Adamnáin_, why associated with his name--MSS. and editions of the
    _Fis Adamnáin_                                                     4-28


    1. Exordium--2. Enumeration of previous revelations of the
    Otherworld--3. Adamnán’s translation from the body--4-6. The Land
    of Saints--7-8. The Throne of the Deity--9. The Divine Presence
    enthroned, and 10. Pictured as a mystic omnipresent face--11. The
    Celestial City, its seven walls and its floor; 12. Its inhabitants;
    13. Its design, as of a Christian Church--14. Limbo of the
    excluded--15-18. The Soul’s progress through the seven Heavens;
    15. Their doors and porters; the first Heaven; 16. The second
    Heaven, Purgatorial pains; 17. The third and fourth Heavens; 18.
    The fifth and sixth Heavens--19. The Judgment of the Soul--20. The
    fate of the damned--21. Hell, a fiery glen--22-23. The Bridge of
    Doom--24. The half good, half wicked--25-29. Punishments of the
    wicked described; classification of crimes and punishments--27.
    The charitable but carnal--29. Fiery wall reserved until after the
    Last Judgment--30. Description of Hell; impatience of the damned
    for Judgment; respite on Sundays--31. Adamnán returns to Heaven;
    is restored to the body, and bidden report what he has seen--32.
    This the subject of his subsequent preaching; consonant with the
    doctrine of the Apostles and Saints--33. Enoch, Elias, and the
    Bird-flocks of Paradise--34. Peroration; L’Envoy--35. Rhapsodical
    description of Heaven                                             28-47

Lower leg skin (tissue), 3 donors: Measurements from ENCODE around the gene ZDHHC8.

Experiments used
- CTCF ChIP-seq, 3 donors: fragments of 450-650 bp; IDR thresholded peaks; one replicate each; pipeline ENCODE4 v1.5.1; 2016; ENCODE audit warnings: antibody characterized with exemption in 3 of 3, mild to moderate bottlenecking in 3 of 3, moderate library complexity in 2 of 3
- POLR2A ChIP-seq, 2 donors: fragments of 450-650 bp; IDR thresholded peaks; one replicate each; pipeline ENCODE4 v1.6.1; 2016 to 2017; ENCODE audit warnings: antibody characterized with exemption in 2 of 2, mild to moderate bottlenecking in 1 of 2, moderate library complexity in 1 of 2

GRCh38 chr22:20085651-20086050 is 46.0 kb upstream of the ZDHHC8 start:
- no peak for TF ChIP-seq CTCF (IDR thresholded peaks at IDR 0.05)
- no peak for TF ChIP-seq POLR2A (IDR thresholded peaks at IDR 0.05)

PART II


    Sources of the mediæval legend of the Vision of the
    Otherworld--The Classical Tradition--The Otherworld in
    the Greek poets--Influence of the Mysteries--The effect
    of initiation on the future life--Ethical teaching of the
    Mysteries--Plato’s _Vision of Er_--Plato’s opinion of the
    Mysteries--Description of Elysium in the _Axiochus_--The
    _Frogs_ of Aristophanes; visit to Hades by Dionysos;
    light thrown on the Greek views of the Mysteries of the
    next world--Plutarch’s _Vision of Thespesios_--Plutarch’s
    eschatology--Rebirth theory in Plato and Plutarch--The Vision
    in Latin literature--The _Somnium Scipionis_--Virgil’s
    description of the Otherworld--Literary character of his
    treatment--Composite nature of his eschatology--His authority
    in the Middle Ages                                                48-67


    Dante’s attitude towards Virgil--His scheme in the
    Commedia--Non-classical elements thereby necessitated--Process
    of accretion in the later Jewish Church--The Chaldæan
    eschatology--Visits to Hades of Ishtâr and Gisdubar--The
    Chaldæan Elysium--Arali, the Chaldæan Hades--Aristocratic
    conception of Elysium--The effect of the Median conquest--The
    Avestan eschatology--The soul after death--The Chinvât
    Bridge--Judgment--The Avestan Elysium--The Tree of Life and
    the World-Sea--The bird Karshipta--the Vara of Yima--Yima
    and the Indian Yama--Allegoric tendencies of the Avesta--Its
    adoption of earlier animism--The question of its influence
    on Judaism--Darmesteter on Neo-Platonic elements in the
    Avesta--Older elements in the Avestan theory of the Otherworld;
    Achæmenian, Indian and Chaldæan--The Amesha Spentas and the
    Philonic emanations--Their probable connection with the
    Chaldæan Spirits of Earth--Chaldæan and Persian influences
    upon Jewish speculation--Oriental conceptions present in the
    Vision of Adamnán: the seven Heavens, the mystical Bird, the
    Tree of Life, the World-Sea, the Bridge--Rebirth theory absent